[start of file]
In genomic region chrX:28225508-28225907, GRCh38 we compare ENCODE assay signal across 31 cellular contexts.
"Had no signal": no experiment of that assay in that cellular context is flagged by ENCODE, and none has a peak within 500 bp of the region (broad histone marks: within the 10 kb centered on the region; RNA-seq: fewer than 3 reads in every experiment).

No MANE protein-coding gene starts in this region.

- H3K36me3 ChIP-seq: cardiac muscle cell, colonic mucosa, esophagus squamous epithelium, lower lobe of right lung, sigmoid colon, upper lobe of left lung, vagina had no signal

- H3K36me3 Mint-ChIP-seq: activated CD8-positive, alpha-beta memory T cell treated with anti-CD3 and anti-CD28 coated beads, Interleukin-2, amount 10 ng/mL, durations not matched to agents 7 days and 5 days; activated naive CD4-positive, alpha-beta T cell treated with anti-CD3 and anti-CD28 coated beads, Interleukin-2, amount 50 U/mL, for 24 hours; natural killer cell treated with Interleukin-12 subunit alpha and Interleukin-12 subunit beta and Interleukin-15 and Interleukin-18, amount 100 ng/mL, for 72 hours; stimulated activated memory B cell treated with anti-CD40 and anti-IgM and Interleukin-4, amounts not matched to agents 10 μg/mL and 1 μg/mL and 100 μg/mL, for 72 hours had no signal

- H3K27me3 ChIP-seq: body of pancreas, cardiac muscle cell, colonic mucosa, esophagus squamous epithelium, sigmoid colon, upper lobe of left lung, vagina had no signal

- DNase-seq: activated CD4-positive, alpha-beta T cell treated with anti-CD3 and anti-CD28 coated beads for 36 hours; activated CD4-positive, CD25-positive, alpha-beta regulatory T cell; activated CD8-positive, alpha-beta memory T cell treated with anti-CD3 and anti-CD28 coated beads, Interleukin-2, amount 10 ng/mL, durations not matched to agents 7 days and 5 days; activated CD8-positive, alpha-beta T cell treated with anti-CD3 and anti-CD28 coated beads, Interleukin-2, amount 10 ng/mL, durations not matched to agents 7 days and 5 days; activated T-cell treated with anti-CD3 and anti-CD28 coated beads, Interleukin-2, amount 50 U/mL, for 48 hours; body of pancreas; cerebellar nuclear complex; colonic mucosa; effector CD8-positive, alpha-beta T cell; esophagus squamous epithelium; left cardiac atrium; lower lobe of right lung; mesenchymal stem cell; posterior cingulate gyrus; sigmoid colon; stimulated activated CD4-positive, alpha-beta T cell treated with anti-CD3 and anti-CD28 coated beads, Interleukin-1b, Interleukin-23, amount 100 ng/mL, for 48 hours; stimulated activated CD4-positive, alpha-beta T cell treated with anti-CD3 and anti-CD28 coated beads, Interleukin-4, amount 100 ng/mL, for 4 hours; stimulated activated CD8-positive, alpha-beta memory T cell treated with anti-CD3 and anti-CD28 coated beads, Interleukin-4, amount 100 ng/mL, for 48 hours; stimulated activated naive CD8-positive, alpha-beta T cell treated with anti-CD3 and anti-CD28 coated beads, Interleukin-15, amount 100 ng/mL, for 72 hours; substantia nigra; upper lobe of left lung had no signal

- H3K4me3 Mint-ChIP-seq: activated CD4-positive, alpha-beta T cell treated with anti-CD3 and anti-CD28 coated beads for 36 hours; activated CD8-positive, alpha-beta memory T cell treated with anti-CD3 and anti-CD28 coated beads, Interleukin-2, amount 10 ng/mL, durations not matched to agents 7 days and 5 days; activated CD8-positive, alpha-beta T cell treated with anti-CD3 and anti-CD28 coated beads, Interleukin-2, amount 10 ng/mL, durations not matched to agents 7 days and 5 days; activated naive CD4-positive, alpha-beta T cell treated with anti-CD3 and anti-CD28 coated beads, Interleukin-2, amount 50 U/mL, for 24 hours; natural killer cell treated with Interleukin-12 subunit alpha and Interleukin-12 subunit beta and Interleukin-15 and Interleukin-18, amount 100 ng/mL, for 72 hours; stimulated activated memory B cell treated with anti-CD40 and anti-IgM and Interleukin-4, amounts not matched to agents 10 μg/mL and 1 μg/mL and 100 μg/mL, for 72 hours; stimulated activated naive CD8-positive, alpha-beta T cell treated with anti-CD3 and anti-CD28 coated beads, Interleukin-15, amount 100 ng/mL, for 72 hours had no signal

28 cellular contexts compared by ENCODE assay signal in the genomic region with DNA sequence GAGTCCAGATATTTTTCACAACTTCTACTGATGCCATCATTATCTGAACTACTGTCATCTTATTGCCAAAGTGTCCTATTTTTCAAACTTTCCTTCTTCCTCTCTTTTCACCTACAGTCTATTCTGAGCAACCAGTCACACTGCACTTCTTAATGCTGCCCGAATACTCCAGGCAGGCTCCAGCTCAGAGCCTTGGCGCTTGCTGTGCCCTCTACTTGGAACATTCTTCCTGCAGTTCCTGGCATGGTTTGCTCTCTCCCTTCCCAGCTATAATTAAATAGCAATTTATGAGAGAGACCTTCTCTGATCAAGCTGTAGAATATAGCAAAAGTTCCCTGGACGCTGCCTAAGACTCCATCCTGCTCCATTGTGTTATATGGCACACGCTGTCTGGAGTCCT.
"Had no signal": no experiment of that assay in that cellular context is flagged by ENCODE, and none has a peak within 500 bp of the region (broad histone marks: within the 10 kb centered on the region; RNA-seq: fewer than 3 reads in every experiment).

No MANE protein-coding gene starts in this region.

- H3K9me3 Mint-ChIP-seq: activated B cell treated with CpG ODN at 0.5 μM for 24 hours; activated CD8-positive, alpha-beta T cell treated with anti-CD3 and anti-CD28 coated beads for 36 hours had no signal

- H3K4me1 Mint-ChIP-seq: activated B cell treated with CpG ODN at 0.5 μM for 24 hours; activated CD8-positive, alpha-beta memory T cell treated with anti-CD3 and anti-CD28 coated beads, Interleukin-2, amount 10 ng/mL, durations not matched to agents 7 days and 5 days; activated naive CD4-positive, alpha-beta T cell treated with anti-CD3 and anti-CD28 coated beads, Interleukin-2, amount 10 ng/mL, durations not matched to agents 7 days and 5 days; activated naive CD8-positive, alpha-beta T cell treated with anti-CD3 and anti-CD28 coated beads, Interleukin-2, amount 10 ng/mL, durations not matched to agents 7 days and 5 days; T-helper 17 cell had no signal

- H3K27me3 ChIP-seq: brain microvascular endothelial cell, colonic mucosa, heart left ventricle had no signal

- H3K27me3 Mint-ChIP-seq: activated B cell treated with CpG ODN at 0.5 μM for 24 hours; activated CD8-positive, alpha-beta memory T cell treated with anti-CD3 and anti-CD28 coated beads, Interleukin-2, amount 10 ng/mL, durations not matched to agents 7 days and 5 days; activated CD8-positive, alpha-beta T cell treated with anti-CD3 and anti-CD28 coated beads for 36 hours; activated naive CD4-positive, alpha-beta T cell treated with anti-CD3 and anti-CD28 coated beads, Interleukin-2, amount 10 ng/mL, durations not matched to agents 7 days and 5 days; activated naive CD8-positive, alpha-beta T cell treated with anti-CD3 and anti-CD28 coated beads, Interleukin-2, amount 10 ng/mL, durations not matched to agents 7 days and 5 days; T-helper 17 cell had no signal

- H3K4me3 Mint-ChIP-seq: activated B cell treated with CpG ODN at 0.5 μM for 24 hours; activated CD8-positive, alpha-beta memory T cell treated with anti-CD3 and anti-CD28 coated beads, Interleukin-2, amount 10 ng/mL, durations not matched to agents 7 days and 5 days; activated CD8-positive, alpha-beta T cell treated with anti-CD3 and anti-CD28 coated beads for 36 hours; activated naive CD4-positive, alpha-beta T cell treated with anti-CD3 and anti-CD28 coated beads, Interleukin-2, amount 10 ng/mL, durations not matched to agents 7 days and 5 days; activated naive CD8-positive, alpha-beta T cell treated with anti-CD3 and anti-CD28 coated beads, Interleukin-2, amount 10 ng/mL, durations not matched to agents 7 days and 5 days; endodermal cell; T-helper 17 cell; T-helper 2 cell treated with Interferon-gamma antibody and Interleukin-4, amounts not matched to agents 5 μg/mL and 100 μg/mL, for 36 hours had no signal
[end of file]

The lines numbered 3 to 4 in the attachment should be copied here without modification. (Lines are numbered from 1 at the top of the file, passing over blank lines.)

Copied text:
No MANE protein-coding gene starts in this region.

- H3K36me3 ChIP-seq: cardiac muscle cell, colonic mucosa, esophagus squamous epithelium, lower lobe of right lung, sigmoid colon, upper lobe of left lung, vagina had no signal